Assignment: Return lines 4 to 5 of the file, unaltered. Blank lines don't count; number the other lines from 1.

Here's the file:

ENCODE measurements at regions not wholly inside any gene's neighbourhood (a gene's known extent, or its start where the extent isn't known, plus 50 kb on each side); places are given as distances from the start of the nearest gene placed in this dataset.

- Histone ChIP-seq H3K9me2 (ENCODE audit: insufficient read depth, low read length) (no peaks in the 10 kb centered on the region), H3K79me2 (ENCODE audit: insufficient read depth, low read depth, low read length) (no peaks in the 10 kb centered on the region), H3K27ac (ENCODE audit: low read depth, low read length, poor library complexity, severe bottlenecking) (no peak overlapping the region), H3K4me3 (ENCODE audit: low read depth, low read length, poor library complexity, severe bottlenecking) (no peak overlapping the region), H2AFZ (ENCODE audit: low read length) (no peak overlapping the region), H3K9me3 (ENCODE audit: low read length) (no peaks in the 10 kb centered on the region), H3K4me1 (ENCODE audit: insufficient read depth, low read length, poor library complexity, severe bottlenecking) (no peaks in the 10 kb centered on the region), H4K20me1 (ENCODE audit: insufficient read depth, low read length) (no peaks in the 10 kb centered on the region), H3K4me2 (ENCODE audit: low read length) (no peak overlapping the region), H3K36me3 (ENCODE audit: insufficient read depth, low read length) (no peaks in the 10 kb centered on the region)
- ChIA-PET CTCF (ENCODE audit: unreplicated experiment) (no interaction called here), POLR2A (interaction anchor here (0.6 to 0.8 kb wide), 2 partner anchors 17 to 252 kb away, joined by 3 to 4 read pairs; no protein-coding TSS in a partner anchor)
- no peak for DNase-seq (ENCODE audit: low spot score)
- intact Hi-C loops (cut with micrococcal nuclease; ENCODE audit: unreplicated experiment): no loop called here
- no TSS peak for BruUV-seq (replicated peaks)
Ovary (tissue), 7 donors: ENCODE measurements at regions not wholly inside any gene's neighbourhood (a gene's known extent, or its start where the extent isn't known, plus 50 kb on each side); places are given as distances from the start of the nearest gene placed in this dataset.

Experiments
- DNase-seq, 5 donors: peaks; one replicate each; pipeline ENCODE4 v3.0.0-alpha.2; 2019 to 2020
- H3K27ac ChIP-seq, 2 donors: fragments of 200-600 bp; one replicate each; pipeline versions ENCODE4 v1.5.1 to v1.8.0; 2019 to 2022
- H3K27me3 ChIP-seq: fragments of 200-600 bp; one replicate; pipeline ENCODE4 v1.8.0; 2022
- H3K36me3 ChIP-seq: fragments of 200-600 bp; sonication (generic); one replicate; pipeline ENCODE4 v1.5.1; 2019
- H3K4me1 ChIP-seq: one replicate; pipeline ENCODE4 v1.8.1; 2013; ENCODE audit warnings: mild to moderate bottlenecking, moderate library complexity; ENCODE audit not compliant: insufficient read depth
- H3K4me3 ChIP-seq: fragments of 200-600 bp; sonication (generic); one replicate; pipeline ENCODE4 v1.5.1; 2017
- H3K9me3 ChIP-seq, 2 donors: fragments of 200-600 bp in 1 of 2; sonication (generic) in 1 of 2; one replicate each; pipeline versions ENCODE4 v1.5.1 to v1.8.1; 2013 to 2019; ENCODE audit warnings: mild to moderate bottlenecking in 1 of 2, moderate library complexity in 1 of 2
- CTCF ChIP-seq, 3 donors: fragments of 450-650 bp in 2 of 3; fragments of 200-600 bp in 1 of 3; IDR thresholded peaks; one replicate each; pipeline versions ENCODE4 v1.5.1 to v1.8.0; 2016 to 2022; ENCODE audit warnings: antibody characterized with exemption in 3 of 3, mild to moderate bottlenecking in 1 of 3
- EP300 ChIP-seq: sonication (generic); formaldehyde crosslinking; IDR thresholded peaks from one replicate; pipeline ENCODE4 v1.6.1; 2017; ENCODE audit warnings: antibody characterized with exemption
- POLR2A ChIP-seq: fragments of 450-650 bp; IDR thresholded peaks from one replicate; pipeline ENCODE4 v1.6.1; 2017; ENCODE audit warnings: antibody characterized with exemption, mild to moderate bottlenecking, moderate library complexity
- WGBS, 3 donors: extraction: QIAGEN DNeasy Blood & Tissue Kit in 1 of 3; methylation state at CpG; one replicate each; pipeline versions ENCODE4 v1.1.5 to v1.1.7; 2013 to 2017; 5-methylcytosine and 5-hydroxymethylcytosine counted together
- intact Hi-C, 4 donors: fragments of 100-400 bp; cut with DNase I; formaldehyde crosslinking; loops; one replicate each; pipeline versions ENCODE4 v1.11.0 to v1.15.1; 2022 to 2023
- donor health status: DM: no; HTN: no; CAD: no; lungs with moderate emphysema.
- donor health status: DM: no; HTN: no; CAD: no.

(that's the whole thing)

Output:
- no peak for DNase-seq (ENCODE audit: low spot score)
- intact Hi-C loops (cut with micrococcal nuclease; ENCODE audit: unreplicated experiment): no loop called here